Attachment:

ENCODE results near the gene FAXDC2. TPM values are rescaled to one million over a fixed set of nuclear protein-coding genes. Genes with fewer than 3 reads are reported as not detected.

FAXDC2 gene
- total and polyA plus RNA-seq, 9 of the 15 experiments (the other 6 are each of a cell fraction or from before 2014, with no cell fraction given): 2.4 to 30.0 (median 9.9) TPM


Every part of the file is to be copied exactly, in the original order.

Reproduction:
ENCODE results near the gene FAXDC2. TPM values are rescaled to one million over a fixed set of nuclear protein-coding genes. Genes with fewer than 3 reads are reported as not detected.

FAXDC2 gene
- total and polyA plus RNA-seq, 9 of the 15 experiments (the other 6 are each of a cell fraction or from before 2014, with no cell fraction given): 2.4 to 30.0 (median 9.9) TPM